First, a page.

Fall 2017

Filling a Need in Maine

In a state without enough dentists, postgraduate residencies boost access to care.

Monica Jimenez

Source: June, 2017, U.S. Department of Health and Human Services

When the little boy first came into Community Dental clinic in Portland, Maine, he was so nervous that he wouldn’t sit in the chair. “He had huge cavities,” said Jennifer Barton, D16. “We were able to numb him up and do the filling but it took a long time.” By being patient and taking it a little bit at a time, Barton got the boy to sit through the appointment—and to return for the next. “His mom was very appreciative that we were so patient with him,” said Barton, a resident who trained at Community Dental last year through the School of Dental Medicine’s new Advanced Education in General Dentistry (AEGD) program.

It’s a success story that has become more common at the nonprofit clinic as well as at Community Dental’s Lewiston and Biddeford locations, where Barton also trained. According to Gina Terenzi, an associate professor at the School of Dental Medicine and director of the AEGD program, these areas, like the rest of Maine, are in the midst of an oral health-care crisis. More than 50 percent of the state’s practicing dentists are getting ready to retire in the next 15 years. “People have been closing their offices,” Terenzi said, “and until recently there was no dental school in the state.”

This lack of access to care is most keenly felt among low-income and other vulnerable populations, including those with disabilities, the elderly and, especially, children on public assistance. “There are only a handful of pediatric dentists who are board-certified in the area, and they can only handle so many people,” Terenzi said.

Now, thanks in part to a five-year grant from the federal Health Resources and Services Administration, many more of those children are receiving the treatment they need. Supporting training and service in general dentistry, public health and pediatrics, the 2015 grant helps support the new AEGD program, a collaboration among Tufts, Maine Medical Center and Community Dental. The program is modeled after Maine Medical Center’s partnership with Tufts School of Medicine. Postgraduate dental residents gain hands-on experience working with a diverse group of patients, and communities gain much-needed access to quality dental care.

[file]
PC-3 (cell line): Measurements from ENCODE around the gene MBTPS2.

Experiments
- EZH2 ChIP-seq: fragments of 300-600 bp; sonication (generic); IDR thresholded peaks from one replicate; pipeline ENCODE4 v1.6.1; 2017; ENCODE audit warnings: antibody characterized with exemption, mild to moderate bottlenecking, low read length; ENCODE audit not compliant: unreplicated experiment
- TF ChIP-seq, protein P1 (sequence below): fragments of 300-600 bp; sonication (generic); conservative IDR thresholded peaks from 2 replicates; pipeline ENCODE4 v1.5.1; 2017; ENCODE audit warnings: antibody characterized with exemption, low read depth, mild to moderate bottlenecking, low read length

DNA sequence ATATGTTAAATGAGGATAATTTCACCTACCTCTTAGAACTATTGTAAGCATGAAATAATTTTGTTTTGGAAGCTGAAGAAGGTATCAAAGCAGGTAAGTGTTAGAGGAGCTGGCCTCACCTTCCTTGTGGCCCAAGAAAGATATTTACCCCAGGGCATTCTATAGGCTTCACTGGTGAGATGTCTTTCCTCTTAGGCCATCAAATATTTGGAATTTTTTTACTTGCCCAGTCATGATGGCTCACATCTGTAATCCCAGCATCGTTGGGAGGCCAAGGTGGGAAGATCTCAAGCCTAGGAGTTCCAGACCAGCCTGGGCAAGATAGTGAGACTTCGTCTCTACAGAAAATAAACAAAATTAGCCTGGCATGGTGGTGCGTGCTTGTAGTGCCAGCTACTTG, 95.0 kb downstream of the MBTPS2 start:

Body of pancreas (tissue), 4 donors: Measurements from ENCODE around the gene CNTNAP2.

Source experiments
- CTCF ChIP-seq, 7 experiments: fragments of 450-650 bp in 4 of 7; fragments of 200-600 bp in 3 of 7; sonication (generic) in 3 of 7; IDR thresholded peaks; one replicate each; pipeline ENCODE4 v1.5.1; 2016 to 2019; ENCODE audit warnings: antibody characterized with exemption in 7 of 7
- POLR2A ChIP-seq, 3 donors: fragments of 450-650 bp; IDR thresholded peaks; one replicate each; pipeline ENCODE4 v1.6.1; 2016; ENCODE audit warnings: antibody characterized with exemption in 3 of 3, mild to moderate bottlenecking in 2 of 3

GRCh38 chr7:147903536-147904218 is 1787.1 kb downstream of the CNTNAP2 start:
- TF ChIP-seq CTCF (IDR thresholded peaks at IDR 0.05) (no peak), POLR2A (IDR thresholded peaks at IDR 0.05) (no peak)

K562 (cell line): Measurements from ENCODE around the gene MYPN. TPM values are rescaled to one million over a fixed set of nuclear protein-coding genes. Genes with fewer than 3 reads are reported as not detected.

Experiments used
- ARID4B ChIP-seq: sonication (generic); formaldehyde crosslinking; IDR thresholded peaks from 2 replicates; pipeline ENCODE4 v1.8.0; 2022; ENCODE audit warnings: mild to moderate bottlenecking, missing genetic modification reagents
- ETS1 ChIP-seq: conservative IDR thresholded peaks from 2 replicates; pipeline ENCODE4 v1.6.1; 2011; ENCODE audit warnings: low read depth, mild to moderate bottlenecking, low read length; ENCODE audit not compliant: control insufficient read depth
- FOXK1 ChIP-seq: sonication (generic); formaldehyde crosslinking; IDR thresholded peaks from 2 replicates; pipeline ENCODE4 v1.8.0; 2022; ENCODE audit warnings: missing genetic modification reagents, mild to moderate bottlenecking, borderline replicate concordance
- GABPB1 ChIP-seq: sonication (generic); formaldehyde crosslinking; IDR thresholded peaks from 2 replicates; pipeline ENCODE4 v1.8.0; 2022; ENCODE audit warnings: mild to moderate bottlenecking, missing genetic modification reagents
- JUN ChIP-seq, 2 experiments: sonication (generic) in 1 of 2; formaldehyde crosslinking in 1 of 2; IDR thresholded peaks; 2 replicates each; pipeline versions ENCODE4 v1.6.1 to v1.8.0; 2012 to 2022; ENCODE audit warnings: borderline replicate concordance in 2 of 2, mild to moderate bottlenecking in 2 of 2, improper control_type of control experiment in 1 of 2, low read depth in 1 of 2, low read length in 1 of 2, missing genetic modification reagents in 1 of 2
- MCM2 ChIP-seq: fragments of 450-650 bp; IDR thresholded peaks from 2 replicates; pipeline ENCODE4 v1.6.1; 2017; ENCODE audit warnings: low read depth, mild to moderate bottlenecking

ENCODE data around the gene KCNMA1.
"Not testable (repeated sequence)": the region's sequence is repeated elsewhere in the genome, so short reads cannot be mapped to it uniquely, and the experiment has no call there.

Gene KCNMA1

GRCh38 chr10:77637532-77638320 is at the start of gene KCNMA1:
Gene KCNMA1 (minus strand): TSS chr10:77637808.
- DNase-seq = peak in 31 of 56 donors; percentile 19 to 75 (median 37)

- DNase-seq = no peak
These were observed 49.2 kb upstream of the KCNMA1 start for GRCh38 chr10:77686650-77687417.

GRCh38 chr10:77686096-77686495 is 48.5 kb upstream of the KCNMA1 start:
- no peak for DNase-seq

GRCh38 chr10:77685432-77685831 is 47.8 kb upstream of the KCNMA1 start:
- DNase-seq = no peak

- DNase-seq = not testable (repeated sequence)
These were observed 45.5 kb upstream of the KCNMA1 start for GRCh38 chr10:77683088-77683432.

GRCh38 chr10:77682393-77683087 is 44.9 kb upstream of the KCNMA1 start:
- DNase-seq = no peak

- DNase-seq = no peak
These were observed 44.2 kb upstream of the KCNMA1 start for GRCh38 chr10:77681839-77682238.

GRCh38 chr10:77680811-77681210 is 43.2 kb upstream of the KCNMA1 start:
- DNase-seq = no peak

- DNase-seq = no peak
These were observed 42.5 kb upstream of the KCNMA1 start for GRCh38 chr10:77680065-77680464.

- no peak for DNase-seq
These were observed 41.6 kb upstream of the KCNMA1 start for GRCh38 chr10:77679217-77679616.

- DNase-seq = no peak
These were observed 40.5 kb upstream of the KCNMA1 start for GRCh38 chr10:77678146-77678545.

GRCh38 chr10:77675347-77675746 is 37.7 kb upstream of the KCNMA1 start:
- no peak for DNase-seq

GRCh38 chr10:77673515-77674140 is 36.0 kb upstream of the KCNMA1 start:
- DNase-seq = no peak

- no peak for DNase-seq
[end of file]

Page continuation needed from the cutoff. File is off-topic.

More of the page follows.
The grant is also bolstering the dental school’s existing pediatrics program by bringing in pediatric dentists from the greater Portland area as faculty. AEGD residents shadow these faculty members, supplementing their hours working with children in Community Dental’s clinics.

This has been a unique opportunity for Barton, who was a member of the third cohort to go through the program in 2016-2017. “I knew I wanted to do general dentistry but also liked working with kids. In dental school, we had some exposure to working with children but I wanted a residency experience that did more work with pediatric patients,” said Barton, who now works in a private practice in Standish, Maine.

Rotating through Community Dental’s three clinics and seeing 40 patients each week—about half of them children—Barton saw firsthand the role that dental care can play in a child’s life. She remembered one 17-year-old boy who hadn’t been to the dentist in seven years and complained about pain for three months before his mother was finally able to take him. He had many deep cavities and two teeth that required root canals. “They can’t focus at school; they can’t sleep,” Barton said. “It makes a big difference in their day-to-day life.”

Peter Bates, senior vice president for academic affairs at Maine Medical Center, hopes the AEGD partnership continues to blossom. He pointed out that the number-one cause for emergency room visits by people on Medicaid in Maine is dental pain, due to the lack of available preventive care. “There is a need among dental school graduates to have more experience working independently in practice,” Bates said. “And the partnership can leverage the ability of local nonprofits to see more patients than they otherwise would be able to care for.”

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